PhD Candidate Marlon Jiménez Oviedo published in Global Performance Studies Vol. 5 No. 1-2 (2022): Special Double Issue: Decolonisation and Performance Studies.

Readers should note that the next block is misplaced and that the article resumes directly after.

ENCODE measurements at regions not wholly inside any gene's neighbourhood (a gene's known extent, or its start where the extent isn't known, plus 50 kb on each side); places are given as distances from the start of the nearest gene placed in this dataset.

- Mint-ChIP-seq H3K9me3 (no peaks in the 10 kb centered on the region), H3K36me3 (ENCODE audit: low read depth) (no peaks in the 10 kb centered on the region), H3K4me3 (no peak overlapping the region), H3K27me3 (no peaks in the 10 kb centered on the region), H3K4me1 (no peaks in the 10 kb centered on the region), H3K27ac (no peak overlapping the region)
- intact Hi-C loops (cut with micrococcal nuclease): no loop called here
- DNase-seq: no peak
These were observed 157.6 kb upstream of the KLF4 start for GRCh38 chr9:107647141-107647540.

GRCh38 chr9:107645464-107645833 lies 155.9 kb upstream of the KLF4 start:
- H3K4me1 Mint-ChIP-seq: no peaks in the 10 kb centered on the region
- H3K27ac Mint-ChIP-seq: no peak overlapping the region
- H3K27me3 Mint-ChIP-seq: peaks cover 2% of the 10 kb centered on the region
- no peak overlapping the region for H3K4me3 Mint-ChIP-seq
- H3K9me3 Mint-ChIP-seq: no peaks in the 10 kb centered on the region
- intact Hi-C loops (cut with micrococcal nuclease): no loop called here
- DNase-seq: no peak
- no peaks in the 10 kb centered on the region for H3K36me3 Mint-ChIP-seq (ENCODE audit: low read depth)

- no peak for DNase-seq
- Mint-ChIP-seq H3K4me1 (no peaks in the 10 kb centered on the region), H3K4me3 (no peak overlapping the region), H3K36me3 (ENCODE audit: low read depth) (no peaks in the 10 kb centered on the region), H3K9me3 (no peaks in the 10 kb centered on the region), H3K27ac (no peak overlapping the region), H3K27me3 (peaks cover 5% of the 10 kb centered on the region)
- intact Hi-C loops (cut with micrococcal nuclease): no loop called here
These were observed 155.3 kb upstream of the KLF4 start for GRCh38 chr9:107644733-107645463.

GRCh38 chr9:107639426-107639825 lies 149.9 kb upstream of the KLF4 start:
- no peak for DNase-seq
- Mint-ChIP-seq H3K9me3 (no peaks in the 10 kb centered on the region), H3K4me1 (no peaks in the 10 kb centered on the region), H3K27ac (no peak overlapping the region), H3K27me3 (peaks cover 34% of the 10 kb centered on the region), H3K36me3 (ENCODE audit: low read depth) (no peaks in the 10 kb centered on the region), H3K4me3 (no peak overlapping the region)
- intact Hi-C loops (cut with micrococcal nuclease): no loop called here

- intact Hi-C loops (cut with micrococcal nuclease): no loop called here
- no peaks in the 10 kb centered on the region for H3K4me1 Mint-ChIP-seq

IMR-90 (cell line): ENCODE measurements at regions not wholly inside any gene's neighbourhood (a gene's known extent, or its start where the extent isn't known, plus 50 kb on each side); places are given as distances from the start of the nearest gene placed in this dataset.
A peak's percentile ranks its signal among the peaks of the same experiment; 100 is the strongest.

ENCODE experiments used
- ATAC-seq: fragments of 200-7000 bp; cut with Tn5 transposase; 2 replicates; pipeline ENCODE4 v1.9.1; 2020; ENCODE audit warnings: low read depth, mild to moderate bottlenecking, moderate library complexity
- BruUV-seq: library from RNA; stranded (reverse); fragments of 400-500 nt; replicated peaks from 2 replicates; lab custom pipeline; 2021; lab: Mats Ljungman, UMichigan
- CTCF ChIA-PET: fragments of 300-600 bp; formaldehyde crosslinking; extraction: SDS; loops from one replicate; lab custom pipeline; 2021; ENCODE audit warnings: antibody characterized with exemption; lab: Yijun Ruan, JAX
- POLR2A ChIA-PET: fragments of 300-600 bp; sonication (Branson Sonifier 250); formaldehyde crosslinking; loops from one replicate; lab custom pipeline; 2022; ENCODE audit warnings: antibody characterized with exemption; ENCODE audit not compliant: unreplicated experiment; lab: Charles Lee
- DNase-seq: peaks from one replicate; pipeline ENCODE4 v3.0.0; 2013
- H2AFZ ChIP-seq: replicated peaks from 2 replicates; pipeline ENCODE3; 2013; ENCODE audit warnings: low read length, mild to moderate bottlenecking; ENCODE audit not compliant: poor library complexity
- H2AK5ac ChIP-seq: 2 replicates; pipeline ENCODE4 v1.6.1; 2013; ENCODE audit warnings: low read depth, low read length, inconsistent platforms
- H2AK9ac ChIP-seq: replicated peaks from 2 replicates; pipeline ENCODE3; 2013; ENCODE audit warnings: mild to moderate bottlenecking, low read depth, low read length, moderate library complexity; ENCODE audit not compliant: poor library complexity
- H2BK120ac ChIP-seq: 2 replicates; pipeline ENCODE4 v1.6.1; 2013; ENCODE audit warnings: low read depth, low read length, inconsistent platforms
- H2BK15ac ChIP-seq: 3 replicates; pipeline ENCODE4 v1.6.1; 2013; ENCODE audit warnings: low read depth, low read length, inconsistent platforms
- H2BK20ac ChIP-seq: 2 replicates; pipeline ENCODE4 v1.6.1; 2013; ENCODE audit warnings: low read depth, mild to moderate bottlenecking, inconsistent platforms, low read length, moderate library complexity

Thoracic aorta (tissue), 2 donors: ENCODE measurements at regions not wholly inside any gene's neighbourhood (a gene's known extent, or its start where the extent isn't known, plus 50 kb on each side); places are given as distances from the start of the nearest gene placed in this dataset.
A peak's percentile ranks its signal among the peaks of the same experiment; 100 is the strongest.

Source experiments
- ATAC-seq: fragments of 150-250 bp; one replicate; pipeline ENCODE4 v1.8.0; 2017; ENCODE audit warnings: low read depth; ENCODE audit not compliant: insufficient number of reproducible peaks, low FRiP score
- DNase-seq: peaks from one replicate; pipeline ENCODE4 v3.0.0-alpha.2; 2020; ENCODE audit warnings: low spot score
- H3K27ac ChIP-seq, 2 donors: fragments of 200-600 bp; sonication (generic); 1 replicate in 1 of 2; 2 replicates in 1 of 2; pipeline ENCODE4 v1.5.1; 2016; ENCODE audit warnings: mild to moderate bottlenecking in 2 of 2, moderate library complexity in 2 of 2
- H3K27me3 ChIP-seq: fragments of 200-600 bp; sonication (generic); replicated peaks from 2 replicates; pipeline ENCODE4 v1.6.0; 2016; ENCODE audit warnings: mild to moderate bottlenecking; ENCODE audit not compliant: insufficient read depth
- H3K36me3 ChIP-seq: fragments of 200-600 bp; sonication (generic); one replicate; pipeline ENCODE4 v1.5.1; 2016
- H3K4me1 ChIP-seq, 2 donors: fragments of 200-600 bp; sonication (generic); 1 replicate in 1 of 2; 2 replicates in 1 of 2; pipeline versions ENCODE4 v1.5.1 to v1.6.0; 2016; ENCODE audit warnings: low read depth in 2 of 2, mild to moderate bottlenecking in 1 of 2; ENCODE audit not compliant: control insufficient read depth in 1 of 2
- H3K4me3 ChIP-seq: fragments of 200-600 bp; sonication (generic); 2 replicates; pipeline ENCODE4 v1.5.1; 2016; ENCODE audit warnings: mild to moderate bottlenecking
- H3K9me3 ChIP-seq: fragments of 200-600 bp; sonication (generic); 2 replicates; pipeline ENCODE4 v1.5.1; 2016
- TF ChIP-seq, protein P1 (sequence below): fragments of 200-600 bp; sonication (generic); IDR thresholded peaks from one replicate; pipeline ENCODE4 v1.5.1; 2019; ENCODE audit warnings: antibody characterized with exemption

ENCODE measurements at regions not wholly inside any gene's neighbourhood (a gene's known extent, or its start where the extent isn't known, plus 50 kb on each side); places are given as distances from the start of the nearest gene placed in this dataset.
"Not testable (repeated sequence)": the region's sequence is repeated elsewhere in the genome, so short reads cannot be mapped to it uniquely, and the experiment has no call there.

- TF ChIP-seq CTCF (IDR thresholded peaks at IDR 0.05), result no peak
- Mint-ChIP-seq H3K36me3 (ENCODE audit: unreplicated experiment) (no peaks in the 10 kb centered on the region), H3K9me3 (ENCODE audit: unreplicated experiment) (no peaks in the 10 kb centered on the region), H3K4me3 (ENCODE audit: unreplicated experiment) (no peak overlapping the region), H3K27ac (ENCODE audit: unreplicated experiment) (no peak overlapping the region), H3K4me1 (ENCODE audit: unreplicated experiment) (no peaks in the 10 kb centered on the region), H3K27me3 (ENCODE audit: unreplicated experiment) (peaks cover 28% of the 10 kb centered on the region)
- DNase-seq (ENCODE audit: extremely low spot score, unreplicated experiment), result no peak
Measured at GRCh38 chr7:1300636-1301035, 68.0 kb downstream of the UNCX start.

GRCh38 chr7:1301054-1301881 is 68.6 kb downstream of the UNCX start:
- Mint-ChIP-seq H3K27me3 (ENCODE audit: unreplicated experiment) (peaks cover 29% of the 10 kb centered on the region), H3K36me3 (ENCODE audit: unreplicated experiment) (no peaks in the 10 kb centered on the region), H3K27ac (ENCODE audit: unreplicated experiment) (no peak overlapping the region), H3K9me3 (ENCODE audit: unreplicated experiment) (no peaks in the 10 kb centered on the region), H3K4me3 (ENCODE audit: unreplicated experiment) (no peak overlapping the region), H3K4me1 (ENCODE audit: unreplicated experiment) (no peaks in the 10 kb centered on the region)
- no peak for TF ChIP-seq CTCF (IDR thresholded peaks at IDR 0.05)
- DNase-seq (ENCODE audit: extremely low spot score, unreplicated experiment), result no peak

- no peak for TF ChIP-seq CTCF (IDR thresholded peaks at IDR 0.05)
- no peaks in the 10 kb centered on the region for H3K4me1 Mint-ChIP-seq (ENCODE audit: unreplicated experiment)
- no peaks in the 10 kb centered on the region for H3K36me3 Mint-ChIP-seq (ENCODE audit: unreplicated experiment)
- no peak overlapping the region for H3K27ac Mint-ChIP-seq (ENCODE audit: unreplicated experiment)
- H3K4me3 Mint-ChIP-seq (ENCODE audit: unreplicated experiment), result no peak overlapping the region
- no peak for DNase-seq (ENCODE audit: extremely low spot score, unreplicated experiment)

In this essay Marlon examines the history of the Boruca Indigenous artistic group named the Non Cuanxa, in Costa Rica, starting in 2009. Their work recuperates oral, visual, and spiritual elements from the past to connect the present-day Boruca people to their ancestors and spirits, and to weave their artistic practice into the communal efforts to strengthen Boruca’s political sovereignty and economic stability. Marlon uses the term “recuperation” to refer to a decolonial performance tactic that brings back the past into the present, without relying on a romanticized attachment to the purity or givenness of the past. Recuperation, as a decolonial practice, commits to the imagining and performing of something that occurred in the past, but it does so by utilizing a creative freedom to change how it is perceived, felt, or remembered. Within this space of innovation, the Non Cuanxa embody things of the past with new perspectives, to make them relevant for the circumstances of the present, and the future.